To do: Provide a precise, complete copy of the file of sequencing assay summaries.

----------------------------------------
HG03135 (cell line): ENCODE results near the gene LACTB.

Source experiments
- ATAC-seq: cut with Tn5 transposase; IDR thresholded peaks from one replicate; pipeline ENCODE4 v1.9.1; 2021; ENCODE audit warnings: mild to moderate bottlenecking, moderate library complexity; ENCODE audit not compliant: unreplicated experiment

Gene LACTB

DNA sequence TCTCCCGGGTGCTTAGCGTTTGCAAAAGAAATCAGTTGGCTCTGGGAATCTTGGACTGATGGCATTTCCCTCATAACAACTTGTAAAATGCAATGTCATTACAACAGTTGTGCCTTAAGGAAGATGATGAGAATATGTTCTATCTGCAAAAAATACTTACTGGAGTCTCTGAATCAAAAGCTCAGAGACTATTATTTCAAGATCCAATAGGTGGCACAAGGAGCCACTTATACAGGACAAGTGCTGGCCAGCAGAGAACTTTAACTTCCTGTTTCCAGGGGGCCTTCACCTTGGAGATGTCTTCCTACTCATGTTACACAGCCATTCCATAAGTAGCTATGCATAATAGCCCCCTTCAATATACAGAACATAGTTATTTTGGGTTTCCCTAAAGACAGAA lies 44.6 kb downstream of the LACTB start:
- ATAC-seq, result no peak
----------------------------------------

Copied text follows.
HG03135 (cell line): ENCODE results near the gene LACTB.

Source experiments
- ATAC-seq: cut with Tn5 transposase; IDR thresholded peaks from one replicate; pipeline ENCODE4 v1.9.1; 2021; ENCODE audit warnings: mild to moderate bottlenecking, moderate library complexity; ENCODE audit not compliant: unreplicated experiment

Gene LACTB

DNA sequence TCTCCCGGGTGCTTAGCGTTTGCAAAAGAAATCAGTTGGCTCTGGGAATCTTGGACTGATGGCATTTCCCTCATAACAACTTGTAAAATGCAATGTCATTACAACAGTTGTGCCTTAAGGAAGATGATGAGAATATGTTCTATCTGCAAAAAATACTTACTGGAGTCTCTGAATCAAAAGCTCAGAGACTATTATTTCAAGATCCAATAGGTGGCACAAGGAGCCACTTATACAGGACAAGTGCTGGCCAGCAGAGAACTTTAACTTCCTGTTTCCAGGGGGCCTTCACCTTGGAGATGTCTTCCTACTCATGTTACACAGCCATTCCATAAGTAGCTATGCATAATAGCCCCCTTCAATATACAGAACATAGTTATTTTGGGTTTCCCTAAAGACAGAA lies 44.6 kb downstream of the LACTB start:
- ATAC-seq, result no peak